Potpourri for August 4, 2014

  • One thing I’ve always found odd is the flurry of questions regarding the medical exception upon injury to a star player.  “How much do they get?”  “What are their options?”  “Will the Pacers land Shawn Marion?”  This is not to point fault at news providers whose job it is to provide such information.  But why do fans even care?  This happened after Yao Ming was ruled out for the season, as well.  Upon news like that, you just pray for the player and start planning for the future.  Short-term contingencies are of little relevance in the grand or even immediate scheme.
  • You have to really feel for the Pacers who, essentially in the span of mere months, lost their three best players with whatever happened to Hibbert, Stephenson’s departure, and now this injury to George.  This time last year, Indiana appeared poised to remain a mainstay in the Eastern Conference over the next half-decade.  Now, it remains to be seen how they’ll even move forward.  And what about the East?  I hope Carmelo Anthony makes good use of the extra money he pocketed by staying in New York, because he would have had a guaranteed path to the Finals for some time had he left to Chicago.  Now, Cleveland looks like it has the inside track.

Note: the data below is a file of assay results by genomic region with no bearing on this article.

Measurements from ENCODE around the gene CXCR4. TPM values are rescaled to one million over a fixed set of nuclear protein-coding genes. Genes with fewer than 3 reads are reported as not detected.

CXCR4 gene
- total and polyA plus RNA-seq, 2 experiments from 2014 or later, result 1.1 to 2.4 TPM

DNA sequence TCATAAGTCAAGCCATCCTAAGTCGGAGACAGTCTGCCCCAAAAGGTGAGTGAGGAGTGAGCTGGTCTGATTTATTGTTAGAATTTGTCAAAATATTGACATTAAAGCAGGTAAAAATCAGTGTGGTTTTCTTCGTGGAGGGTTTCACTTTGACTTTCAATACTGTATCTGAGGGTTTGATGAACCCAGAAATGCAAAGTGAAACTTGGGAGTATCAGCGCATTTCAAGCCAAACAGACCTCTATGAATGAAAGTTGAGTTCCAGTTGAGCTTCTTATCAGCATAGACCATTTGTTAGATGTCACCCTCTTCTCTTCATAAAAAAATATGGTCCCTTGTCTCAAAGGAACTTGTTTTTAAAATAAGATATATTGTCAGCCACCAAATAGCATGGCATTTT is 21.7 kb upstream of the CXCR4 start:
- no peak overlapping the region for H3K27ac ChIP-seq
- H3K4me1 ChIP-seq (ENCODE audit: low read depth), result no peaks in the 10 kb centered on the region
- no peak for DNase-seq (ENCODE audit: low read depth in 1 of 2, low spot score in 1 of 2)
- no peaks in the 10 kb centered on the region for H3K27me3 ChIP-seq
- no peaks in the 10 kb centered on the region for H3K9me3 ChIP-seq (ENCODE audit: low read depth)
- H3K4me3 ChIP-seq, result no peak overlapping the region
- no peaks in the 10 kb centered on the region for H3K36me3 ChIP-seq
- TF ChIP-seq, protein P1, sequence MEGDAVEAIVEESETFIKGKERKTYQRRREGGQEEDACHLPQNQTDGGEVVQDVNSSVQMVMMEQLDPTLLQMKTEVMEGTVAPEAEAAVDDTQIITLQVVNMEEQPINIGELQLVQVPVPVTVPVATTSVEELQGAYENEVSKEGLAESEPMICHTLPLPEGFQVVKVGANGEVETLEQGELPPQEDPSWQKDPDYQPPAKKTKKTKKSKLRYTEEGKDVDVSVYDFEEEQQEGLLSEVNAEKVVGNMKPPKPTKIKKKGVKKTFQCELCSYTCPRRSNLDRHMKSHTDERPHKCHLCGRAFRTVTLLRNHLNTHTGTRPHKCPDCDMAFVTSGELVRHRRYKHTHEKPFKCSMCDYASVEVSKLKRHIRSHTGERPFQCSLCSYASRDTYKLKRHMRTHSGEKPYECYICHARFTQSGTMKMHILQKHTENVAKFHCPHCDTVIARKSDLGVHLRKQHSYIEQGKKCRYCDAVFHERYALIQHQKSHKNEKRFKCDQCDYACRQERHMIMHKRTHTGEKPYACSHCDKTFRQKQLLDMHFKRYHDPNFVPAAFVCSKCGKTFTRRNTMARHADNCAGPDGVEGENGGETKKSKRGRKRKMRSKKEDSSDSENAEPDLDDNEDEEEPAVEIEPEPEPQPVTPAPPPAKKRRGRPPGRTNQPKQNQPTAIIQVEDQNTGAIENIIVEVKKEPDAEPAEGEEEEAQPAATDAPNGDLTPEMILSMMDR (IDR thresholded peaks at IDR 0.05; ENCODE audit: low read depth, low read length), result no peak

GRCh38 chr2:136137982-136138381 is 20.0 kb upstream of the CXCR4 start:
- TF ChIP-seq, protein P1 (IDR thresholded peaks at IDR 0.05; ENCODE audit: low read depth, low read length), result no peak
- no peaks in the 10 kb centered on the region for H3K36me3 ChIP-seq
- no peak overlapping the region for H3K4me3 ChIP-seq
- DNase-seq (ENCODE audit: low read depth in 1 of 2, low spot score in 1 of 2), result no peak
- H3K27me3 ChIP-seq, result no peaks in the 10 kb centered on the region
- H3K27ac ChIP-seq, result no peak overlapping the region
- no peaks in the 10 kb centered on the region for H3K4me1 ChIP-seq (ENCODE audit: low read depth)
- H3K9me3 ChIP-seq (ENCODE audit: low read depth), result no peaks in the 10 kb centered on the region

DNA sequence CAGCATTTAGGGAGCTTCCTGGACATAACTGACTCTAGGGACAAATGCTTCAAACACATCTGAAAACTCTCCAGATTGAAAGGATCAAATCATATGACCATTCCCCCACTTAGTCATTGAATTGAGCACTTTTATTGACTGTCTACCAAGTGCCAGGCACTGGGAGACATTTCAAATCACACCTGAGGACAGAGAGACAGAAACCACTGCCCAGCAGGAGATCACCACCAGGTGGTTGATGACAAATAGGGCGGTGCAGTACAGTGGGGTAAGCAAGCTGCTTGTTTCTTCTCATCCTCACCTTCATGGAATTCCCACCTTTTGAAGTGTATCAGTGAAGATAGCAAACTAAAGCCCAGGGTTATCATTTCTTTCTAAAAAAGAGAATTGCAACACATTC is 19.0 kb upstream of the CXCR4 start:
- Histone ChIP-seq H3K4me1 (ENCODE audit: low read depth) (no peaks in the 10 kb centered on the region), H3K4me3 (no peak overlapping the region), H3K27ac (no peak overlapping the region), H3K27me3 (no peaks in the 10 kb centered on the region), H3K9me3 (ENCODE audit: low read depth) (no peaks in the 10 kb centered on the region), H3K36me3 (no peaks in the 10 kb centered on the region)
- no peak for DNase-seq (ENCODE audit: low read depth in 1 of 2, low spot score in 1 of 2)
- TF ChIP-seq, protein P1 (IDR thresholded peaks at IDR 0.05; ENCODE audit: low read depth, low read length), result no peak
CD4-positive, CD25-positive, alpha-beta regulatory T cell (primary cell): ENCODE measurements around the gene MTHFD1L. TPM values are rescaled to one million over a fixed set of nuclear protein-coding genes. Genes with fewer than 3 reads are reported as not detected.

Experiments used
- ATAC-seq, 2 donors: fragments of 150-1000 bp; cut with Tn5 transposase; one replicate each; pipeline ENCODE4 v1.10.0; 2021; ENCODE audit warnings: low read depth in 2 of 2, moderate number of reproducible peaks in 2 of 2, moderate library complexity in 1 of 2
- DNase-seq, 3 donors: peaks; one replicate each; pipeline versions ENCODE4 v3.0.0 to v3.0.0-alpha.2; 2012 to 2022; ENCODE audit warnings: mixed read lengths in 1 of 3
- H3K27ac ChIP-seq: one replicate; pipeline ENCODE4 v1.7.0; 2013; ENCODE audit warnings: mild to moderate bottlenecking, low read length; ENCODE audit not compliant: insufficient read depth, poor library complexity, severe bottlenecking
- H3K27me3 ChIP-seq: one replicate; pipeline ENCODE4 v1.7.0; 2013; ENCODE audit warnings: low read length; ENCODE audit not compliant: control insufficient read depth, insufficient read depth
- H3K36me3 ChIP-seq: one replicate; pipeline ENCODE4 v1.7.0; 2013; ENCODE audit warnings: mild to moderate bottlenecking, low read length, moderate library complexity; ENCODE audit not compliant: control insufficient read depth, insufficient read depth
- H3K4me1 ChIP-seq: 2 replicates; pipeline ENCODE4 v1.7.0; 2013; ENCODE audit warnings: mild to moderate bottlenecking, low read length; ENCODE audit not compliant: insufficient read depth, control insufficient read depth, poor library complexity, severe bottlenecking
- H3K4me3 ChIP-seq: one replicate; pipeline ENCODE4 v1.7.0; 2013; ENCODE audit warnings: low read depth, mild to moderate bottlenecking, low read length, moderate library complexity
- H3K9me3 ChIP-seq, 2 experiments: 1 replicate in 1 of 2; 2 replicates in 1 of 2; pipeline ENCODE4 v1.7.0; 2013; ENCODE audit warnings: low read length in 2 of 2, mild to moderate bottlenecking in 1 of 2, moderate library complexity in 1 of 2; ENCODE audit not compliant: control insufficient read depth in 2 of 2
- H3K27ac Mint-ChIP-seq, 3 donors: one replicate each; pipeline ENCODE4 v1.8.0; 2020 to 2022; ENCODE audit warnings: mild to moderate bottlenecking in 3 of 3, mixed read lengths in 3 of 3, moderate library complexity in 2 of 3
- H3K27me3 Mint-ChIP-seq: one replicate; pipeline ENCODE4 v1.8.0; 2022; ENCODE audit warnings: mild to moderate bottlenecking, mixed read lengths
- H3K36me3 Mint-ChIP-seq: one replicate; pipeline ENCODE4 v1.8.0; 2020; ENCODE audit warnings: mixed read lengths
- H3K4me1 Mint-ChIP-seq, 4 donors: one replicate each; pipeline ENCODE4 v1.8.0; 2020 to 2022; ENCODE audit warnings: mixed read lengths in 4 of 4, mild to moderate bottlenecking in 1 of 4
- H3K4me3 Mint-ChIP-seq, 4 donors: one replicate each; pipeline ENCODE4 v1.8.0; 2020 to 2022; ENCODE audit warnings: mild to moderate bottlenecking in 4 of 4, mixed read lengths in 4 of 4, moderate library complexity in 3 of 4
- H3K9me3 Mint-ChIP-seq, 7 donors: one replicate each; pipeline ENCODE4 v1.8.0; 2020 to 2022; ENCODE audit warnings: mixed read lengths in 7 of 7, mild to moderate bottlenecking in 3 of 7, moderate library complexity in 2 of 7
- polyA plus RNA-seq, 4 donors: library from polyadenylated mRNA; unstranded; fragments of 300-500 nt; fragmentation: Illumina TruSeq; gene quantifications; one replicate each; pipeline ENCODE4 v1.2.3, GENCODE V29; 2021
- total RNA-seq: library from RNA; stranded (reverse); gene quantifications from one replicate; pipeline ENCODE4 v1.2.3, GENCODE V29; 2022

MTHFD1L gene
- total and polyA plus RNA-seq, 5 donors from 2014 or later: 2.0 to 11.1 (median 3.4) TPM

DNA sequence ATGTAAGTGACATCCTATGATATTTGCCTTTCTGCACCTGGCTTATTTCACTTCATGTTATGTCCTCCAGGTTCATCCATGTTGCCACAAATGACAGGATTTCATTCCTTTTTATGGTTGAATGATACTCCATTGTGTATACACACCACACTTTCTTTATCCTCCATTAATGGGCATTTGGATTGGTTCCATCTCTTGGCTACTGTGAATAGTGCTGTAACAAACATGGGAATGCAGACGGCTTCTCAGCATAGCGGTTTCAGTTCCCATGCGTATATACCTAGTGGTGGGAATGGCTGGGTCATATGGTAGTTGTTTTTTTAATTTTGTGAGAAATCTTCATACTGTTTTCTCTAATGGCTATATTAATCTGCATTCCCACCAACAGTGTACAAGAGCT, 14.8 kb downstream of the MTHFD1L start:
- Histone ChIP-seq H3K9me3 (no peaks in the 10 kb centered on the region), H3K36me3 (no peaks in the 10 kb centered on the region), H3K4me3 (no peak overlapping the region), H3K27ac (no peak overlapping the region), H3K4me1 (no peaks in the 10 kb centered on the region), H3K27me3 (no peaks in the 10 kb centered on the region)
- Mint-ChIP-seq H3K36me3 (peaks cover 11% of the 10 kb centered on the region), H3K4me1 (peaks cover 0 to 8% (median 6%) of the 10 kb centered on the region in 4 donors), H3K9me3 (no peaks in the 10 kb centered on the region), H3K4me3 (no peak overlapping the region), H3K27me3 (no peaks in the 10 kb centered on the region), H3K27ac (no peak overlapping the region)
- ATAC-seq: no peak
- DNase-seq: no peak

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See what I did there? Couldn’t resist! Now that everyone has had a chance to simmer down slightly, let’s attempt to have a somewhat rational conversation about what has recently transpired.

Harden’s quote

He shouldn’t have said it. Regardless of how truthful the statement is, almost all people would agree that it was better left unsaid. Human beings are fascinating and fickle creatures. For some reason we can be perfectly content with knowing something, but blow a gasket when someone has the temerity to say what we all know. When deconstructed, this behavior seems strange, even hypocritical. Nevertheless, for the purposes of maintaining relationships, it is a social and professional code to which everyone adheres.

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The problem with Parsons

Daryl Morey runs the Houston Rockets like a fantasy league. That’s one of the rallying cries of Morey’s detractors, along with other bon mots like, “he treats players like assets” and “Houston has a crisis of leadership. The problem isn’t that the detractors are wrong. The problem is that they’re probably onto something, and it just bit the Rockets in the backside. But why it all blew up? “Why” is the most important question of all, and it’s been lost in the shuffle. The why is something fans of NBA video games have known about for years. The why is staring us in the face.